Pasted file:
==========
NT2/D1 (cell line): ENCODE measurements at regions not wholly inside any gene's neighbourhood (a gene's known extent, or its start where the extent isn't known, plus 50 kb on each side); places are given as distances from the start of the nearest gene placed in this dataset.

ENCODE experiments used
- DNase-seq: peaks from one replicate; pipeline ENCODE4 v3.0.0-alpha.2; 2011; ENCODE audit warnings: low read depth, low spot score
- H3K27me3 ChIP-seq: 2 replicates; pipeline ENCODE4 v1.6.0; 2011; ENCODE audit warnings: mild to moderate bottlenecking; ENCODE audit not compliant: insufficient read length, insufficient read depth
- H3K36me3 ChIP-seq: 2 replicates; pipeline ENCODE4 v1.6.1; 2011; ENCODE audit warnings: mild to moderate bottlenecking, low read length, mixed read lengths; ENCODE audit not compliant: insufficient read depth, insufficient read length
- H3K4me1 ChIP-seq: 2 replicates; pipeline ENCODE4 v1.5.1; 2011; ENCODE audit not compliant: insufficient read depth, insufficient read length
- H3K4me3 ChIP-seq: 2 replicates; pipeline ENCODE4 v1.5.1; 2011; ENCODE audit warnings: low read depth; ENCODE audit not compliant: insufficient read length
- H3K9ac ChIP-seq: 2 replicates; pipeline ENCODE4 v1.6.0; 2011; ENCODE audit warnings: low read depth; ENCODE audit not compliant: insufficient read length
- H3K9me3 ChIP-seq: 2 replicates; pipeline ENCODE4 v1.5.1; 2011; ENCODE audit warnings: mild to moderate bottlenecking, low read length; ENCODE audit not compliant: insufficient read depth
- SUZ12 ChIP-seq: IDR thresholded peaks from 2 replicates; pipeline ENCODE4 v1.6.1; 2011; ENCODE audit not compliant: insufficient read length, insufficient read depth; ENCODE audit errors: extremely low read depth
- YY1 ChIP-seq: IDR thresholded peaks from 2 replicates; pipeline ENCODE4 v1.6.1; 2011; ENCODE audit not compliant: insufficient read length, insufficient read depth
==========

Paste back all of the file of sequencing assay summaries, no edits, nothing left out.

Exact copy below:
NT2/D1 (cell line): ENCODE measurements at regions not wholly inside any gene's neighbourhood (a gene's known extent, or its start where the extent isn't known, plus 50 kb on each side); places are given as distances from the start of the nearest gene placed in this dataset.

ENCODE experiments used
- DNase-seq: peaks from one replicate; pipeline ENCODE4 v3.0.0-alpha.2; 2011; ENCODE audit warnings: low read depth, low spot score
- H3K27me3 ChIP-seq: 2 replicates; pipeline ENCODE4 v1.6.0; 2011; ENCODE audit warnings: mild to moderate bottlenecking; ENCODE audit not compliant: insufficient read length, insufficient read depth
- H3K36me3 ChIP-seq: 2 replicates; pipeline ENCODE4 v1.6.1; 2011; ENCODE audit warnings: mild to moderate bottlenecking, low read length, mixed read lengths; ENCODE audit not compliant: insufficient read depth, insufficient read length
- H3K4me1 ChIP-seq: 2 replicates; pipeline ENCODE4 v1.5.1; 2011; ENCODE audit not compliant: insufficient read depth, insufficient read length
- H3K4me3 ChIP-seq: 2 replicates; pipeline ENCODE4 v1.5.1; 2011; ENCODE audit warnings: low read depth; ENCODE audit not compliant: insufficient read length
- H3K9ac ChIP-seq: 2 replicates; pipeline ENCODE4 v1.6.0; 2011; ENCODE audit warnings: low read depth; ENCODE audit not compliant: insufficient read length
- H3K9me3 ChIP-seq: 2 replicates; pipeline ENCODE4 v1.5.1; 2011; ENCODE audit warnings: mild to moderate bottlenecking, low read length; ENCODE audit not compliant: insufficient read depth
- SUZ12 ChIP-seq: IDR thresholded peaks from 2 replicates; pipeline ENCODE4 v1.6.1; 2011; ENCODE audit not compliant: insufficient read length, insufficient read depth; ENCODE audit errors: extremely low read depth
- YY1 ChIP-seq: IDR thresholded peaks from 2 replicates; pipeline ENCODE4 v1.6.1; 2011; ENCODE audit not compliant: insufficient read length, insufficient read depth